The 2 fastest-growing menu items over the last five years

A survey released by the marketing firm NPD Group shows that over the past five years, breakfast accounted for 60% of the U.S. restaurant industry traffic growth and continues to be a bright spot. In fact the two menu items that had the biggest growth are both items that bars could easily offer, even if not serving food presently: coffee and breakfast sandwiches.

From February 2005 through February 2010, servings of specialty coffee and breakfast sandwiches grew twice as fast as the industry.

Is this an area that you could get into? If you open your bar early in the morning or at a time that could be deemed “breakfast time”, then you need to introduce promotions to capitalize on this trend.

Make sure you do your calculations correctly when it comes to pricing in your establishment, but both of these items are high margin items and could add a nice little profit to your bottom line.

“There is a lot of activity around the breakfast daypart right now, with chains expanding into the daypart, and the addition of breakfast menu items, promotions and deals,” says Bonnie Riggs, NPD’s restaurant industry analyst. “Currently only one out of ten breakfast opportunities is satisfied by foodservice, and there are more breakfasts skipped than served in restaurants, all of which means that breakfast is a significant growth opportunity for the foodservice industry.”

Are you poisoning your customers?

poisonHeston Blumenthal, consistently rated as one of the top chefs in the world recently closed his UK restaurant The Fat Duck due to food poisoning allegations. More than 400 customers canceled reservations immediately, 500 past customers were said to be affected and the spin-off negative publicity might have done long term damage to his brand and business.

According to the Health Inspector’s Report:

“The outbreak continued for at least six weeks because of ongoing transmission at the restaurant. Such transmission could have occurred either through continuous contamination of the foods prepared in the restaurant or by person-to-person spread between staff and diners, or a mixture of both mechanisms.”

The incident will however leave a bit of a bad aftertaste as the investigation by the health board did find that some of the staff who also had contracted the virus might have returned to work too soon and the whole incident is estimated to have cost Blumenthal over £500,000 in lost business.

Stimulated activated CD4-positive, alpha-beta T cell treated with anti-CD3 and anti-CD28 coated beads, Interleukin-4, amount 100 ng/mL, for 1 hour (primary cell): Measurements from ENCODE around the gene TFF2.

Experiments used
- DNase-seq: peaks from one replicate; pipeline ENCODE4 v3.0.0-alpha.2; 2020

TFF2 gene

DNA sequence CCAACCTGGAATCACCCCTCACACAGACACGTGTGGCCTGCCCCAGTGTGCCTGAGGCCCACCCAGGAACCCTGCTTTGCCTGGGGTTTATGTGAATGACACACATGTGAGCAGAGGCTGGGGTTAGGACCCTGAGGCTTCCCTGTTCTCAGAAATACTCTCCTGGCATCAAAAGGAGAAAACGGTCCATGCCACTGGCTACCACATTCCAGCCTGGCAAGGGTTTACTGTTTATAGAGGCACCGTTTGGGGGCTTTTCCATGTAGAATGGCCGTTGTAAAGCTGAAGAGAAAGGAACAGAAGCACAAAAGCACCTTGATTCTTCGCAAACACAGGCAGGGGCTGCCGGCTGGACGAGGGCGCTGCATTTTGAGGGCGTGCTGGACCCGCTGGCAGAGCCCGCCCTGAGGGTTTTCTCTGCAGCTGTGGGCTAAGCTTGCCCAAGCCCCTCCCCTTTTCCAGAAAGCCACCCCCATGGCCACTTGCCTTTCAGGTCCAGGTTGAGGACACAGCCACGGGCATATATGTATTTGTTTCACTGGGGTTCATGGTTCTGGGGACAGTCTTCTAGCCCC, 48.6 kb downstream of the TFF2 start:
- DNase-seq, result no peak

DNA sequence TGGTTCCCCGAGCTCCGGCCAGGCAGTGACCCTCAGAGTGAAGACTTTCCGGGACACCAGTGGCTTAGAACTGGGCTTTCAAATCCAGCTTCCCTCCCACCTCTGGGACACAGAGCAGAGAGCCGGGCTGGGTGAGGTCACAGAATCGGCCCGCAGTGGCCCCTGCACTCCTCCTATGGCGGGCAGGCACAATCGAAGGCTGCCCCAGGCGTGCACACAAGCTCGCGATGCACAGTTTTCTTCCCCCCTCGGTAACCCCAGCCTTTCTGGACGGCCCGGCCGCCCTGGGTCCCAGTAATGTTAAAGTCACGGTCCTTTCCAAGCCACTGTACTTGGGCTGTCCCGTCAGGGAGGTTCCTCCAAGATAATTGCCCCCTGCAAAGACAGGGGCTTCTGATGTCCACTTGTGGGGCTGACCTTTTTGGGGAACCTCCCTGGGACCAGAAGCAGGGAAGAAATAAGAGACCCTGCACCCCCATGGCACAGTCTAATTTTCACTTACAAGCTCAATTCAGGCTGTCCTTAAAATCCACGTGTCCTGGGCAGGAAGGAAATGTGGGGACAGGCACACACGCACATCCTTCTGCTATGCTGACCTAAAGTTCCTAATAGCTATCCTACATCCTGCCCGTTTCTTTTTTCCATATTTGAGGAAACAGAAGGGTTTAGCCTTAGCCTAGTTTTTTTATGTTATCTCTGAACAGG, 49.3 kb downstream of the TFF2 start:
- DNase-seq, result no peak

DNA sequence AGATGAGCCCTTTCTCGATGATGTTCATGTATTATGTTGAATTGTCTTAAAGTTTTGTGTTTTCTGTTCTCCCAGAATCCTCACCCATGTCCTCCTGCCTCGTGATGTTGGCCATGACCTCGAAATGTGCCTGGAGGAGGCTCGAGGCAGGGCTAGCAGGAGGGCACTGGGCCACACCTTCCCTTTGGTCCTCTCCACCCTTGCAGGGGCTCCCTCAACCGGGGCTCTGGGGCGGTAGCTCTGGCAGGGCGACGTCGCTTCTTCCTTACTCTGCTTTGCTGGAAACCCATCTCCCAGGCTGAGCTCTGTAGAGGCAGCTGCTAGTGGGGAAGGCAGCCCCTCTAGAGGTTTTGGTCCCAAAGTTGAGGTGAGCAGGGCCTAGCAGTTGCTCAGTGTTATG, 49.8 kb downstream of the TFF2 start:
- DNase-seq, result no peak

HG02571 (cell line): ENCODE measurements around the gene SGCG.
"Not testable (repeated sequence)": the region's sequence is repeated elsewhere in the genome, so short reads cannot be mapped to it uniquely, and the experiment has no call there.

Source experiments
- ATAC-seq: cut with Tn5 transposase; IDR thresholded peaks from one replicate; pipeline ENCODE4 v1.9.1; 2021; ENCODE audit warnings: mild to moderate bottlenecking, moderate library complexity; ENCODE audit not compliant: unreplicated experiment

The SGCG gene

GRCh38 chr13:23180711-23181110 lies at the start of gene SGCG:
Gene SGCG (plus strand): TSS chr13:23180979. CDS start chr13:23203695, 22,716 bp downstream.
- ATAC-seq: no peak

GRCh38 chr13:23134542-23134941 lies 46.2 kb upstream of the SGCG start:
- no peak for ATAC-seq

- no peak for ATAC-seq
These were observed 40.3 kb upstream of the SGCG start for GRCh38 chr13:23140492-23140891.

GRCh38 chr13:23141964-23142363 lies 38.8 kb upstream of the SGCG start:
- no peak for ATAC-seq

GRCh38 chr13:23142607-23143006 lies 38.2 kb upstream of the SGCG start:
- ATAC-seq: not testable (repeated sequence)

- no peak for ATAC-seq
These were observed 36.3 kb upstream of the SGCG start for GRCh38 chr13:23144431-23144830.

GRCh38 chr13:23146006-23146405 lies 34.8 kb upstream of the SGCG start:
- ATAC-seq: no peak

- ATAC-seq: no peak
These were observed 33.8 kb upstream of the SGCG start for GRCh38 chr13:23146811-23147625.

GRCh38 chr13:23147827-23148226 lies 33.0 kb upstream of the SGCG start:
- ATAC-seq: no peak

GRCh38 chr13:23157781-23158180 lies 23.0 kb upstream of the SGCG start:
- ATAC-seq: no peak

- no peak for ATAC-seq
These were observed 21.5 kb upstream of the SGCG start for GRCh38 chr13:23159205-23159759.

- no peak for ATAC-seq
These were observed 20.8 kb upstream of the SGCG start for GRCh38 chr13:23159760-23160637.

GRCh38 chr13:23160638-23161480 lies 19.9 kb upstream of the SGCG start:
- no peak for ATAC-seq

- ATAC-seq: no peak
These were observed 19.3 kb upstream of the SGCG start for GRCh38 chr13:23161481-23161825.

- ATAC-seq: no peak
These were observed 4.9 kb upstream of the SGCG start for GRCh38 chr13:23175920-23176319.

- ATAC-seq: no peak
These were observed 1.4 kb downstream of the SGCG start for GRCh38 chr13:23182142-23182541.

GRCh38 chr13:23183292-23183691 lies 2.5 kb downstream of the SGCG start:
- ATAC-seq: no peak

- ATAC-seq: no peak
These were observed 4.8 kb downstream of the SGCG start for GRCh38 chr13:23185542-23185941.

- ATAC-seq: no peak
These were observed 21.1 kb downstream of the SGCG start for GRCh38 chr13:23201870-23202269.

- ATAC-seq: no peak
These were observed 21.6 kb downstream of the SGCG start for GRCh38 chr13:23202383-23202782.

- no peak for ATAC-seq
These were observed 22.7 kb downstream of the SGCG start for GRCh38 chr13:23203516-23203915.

There are very few businesses that could withstand such an impact.

If you want to avoid food poisoning in your own kitchen, have a look at this information on food hygiene. It’s a series of articles broadly similar to the course offered by the Royal Society for the Promotion of Health for its Food Hygiene Certificate.

Do you "portion control" your bar?

portionI’m travelling between Columbus Ohio and San Antonio Texas today on my way to my quarterly mastermind meeting (more about that later). Walking through the maze of gates and terminals in Chicago airport, I was reminded how the larger chain restaurants and cafes can teach smaller owner run establishments a lot about portion control and cost control.

As a restaurant chain grows and more outlets are added, the risk of group failure is multiplied by every additional outlet that opens. Restaurant chains therefore have to have a solid system of cost and portion control in place before they scale up so that they don’t take their weaknesses with them to each additional opening.

As I was walking past Auntie Annes, a bagel chain, I noticed that one of the workers behind the counter was busy rolling the dough for the bagels. Once she had the dough rolled, she laid the length of roll on the counter over a pre-printed image of a pretzel, allowing her to make sure the size of her dough matched the size painted on the preparation area. This way, every bagel prepared by every worker remains the same size and head office is able to calculate their costs for this item very accurately. If every worker had his own ideas for the size of a bagel, cost control would go out the window and consistency would be eliminated.

If you’re not applying the same mentality to your serving sizes and portions, then now would be a good time to do so. Here some simple ways to start controlling your portion sizes today: Continue reading

Expose yourself. Just make sure it's clean

Something tells me that the title of this post is going to pique a lot of interest in what I could be talking about here. For those of you who have arrived here in the hope of catching a glimpse of something risque, you may be disappointed, but that will depend on your interpretation of risque!